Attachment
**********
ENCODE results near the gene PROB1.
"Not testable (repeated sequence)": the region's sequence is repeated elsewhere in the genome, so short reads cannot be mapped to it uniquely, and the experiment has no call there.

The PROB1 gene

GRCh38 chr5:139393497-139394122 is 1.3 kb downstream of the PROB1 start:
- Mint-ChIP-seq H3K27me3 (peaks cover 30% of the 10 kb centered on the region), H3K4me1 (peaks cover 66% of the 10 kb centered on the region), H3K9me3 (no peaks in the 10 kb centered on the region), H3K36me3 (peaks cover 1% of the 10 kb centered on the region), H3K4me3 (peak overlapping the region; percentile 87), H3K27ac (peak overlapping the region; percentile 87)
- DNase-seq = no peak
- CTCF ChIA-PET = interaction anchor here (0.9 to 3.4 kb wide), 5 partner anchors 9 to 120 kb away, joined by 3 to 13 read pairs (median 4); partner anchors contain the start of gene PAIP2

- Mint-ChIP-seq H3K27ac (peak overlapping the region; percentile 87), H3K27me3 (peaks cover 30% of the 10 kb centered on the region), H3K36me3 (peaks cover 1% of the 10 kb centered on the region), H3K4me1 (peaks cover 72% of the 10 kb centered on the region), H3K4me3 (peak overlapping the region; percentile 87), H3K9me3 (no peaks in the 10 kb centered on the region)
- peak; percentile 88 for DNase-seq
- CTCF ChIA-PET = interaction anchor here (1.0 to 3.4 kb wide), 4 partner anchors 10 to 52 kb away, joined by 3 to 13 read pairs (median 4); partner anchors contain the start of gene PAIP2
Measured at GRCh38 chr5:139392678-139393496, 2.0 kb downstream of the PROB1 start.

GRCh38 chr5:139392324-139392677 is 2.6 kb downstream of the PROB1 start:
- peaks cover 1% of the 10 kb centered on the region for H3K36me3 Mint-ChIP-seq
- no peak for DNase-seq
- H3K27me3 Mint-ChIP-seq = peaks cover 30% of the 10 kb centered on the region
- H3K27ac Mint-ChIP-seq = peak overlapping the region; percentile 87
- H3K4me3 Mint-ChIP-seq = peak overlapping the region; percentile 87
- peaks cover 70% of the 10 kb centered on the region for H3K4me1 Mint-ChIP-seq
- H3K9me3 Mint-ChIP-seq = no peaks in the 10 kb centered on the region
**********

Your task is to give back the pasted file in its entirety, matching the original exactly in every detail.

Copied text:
ENCODE results near the gene PROB1.
"Not testable (repeated sequence)": the region's sequence is repeated elsewhere in the genome, so short reads cannot be mapped to it uniquely, and the experiment has no call there.

The PROB1 gene

GRCh38 chr5:139393497-139394122 is 1.3 kb downstream of the PROB1 start:
- Mint-ChIP-seq H3K27me3 (peaks cover 30% of the 10 kb centered on the region), H3K4me1 (peaks cover 66% of the 10 kb centered on the region), H3K9me3 (no peaks in the 10 kb centered on the region), H3K36me3 (peaks cover 1% of the 10 kb centered on the region), H3K4me3 (peak overlapping the region; percentile 87), H3K27ac (peak overlapping the region; percentile 87)
- DNase-seq = no peak
- CTCF ChIA-PET = interaction anchor here (0.9 to 3.4 kb wide), 5 partner anchors 9 to 120 kb away, joined by 3 to 13 read pairs (median 4); partner anchors contain the start of gene PAIP2

- Mint-ChIP-seq H3K27ac (peak overlapping the region; percentile 87), H3K27me3 (peaks cover 30% of the 10 kb centered on the region), H3K36me3 (peaks cover 1% of the 10 kb centered on the region), H3K4me1 (peaks cover 72% of the 10 kb centered on the region), H3K4me3 (peak overlapping the region; percentile 87), H3K9me3 (no peaks in the 10 kb centered on the region)
- peak; percentile 88 for DNase-seq
- CTCF ChIA-PET = interaction anchor here (1.0 to 3.4 kb wide), 4 partner anchors 10 to 52 kb away, joined by 3 to 13 read pairs (median 4); partner anchors contain the start of gene PAIP2
Measured at GRCh38 chr5:139392678-139393496, 2.0 kb downstream of the PROB1 start.

GRCh38 chr5:139392324-139392677 is 2.6 kb downstream of the PROB1 start:
- peaks cover 1% of the 10 kb centered on the region for H3K36me3 Mint-ChIP-seq
- no peak for DNase-seq
- H3K27me3 Mint-ChIP-seq = peaks cover 30% of the 10 kb centered on the region
- H3K27ac Mint-ChIP-seq = peak overlapping the region; percentile 87
- H3K4me3 Mint-ChIP-seq = peak overlapping the region; percentile 87
- peaks cover 70% of the 10 kb centered on the region for H3K4me1 Mint-ChIP-seq
- H3K9me3 Mint-ChIP-seq = no peaks in the 10 kb centered on the region